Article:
airfoil technology
piston aero engines
jet engines
slotted wings and wing additions
development of swept wings
Horten flying wings
Northrop flying wing
forward-swept wings
delta wings
variable-sweep wings
supercritical airfoil
the monoplane
variable pitch propellers
metal skinned aircraft
retractable landing gear
NACA engine cowling
stealth technology
aviation fuel
aerial refuelling
aircraft noise reduction
V 2 missile technology
early X Planes
X15 and hypersonics
Nord Gerfault X-plane
lifting bodies
VTOL and STOL Aircraft
Soviet composite Aircraft
technology of landing
technology of navigation
development of autopilots
aircraft simulators
advanced aircraft materials
Unmanned Aerial Vehicles
Nuclear powered aircraft
the area rule
air defence

early X Planes

The Bell Aircraft Corporation X-1-1 in flight. The X-1 series aircraft were air-launched from a modified Boeing B-29 or a B-50 Superfortress bombers. The X-1-1 was painted a bright orange by Bell Aircraft.

At the end of World War II, the United States operated some of the most advanced aircraft in the world, such as the B-29. But the pace of change during the war had been so fast that it became clear to many top scientists and military leaders that unless the United States actively sponsored advanced aeronautics research, it could quickly fall behind. As a result, in 1945 the U.S. Army Air Forces (which became the U.S. Air Force in 1947) and the National Advisory Committee on Aeronautics, or NACA, began the first of a series of experimental aircraft projects, many of which were designed to develop technology for high-speed flight. These soon became known as X-planes. While prototype and experimental aircraft were not new, the X-planes were significant because they were solely intended to develop technology in general, not lead to operational aircraft.

The first aircraft produced by the joint team was the XS-1. The "S" stood for supersonic and was dropped early in the program. The X-1 was the first crewed vehicle to break the sound barrier. It was built by Bell Aircraft Company. Its fuselage was modeled on a 50-caliber bullet because that was the one shape that aerodynamics experts knew did not tumble at supersonic speeds. It had straight, very thin wings. It was powered by a rocket engine and dropped from the belly of a B-29 bomber. Its first flight was in January 1946. On October 14, 1947, the X-1, piloted by Captain Charles (Chuck) Yeager reached a speed of 700 miles per hour (1,127 kilometers per hour) while at 45,000 feet (13,716 meters), breaking the sound barrier. The X-1 proved that an aircraft could be controlled at speeds faster than the speed of sound, Mach 1. It led to several aerodynamic advances that were quickly incorporated into U.S. fighter aircraft designs.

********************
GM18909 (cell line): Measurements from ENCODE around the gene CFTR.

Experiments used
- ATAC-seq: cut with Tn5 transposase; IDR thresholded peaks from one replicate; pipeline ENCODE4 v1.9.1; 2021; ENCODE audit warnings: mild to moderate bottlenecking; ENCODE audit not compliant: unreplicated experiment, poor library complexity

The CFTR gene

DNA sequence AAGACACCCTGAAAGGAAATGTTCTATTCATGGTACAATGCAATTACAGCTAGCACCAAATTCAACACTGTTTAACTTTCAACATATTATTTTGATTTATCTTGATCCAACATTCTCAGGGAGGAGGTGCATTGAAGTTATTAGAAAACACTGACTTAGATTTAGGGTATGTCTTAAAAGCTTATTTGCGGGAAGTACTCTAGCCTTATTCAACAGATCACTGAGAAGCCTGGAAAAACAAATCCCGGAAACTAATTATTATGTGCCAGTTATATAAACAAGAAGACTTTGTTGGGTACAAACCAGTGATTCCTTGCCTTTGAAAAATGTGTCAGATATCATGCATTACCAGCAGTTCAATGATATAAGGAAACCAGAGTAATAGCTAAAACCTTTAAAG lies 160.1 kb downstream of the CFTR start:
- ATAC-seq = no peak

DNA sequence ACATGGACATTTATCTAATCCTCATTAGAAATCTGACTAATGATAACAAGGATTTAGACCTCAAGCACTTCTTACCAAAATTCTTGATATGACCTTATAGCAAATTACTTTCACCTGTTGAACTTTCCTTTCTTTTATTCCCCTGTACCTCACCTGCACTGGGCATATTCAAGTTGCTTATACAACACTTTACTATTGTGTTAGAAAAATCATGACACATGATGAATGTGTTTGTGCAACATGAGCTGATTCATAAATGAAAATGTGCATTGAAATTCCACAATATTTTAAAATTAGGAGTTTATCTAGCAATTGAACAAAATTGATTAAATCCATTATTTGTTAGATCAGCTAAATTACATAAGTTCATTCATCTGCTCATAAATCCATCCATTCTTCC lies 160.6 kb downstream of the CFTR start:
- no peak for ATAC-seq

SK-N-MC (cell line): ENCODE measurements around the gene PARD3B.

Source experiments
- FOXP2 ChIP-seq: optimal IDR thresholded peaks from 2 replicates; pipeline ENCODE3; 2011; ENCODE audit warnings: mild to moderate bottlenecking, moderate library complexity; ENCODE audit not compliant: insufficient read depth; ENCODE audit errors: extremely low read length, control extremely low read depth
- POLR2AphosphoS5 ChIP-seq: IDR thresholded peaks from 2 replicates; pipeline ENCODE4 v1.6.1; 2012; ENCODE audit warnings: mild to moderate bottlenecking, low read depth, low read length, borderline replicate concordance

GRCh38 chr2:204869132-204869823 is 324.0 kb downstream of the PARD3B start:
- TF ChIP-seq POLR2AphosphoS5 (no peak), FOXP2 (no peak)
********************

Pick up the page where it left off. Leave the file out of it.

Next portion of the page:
Although not designated an "X vehicle," the D-558-2 was essentially an X-vehicle aircraft in design and function, and contributed much to aeronautics research. The D-558 Phase Two aircraft was quite different from its Phase One predecessor, the Skystreak. German wartime aeronautical research records, reviewed in 1945 by Douglas Aircraft Company personnel, pointed to many advantages gained from incorporating sweptback wing design into future research aircraft.

The X-1 actually had a conventional tail with elevators for pitching the nose up and down. However, at high speeds, a shockwave formed on the tail surfaces near the hinge for the elevators, rendering them useless. But the X-1 also had a system for raising and lowering the entire tail a few degrees to adjust the trim of the airplane in flight (to enable it to fly level). Yeager and the X-1 flight engineers proposed using this system instead of the elevators at high speeds to control the airplane. It worked and this lesson was secretly incorporated into American fighter planes at the time, giving the United States a technological edge over Soviet, French, and British aircraft for several years. Today, all supersonic aircraft use all-moving tail surfaces.

After the success of the X-1 program, the Air Force and NACA teamed up again to develop the second generation X-1, which was intended to fly at twice the speed of sound, or Mach 2. Four aircraft were planned. The X-1A had its first flight on July 24, 1951. It and its sister craft the X-1B established new speed records, eventually reaching a speed of Mach 2.44 (1,650 miles per hour) (2,655 kilometers per hour) and an altitude of 90,440 feet (27,566 meters).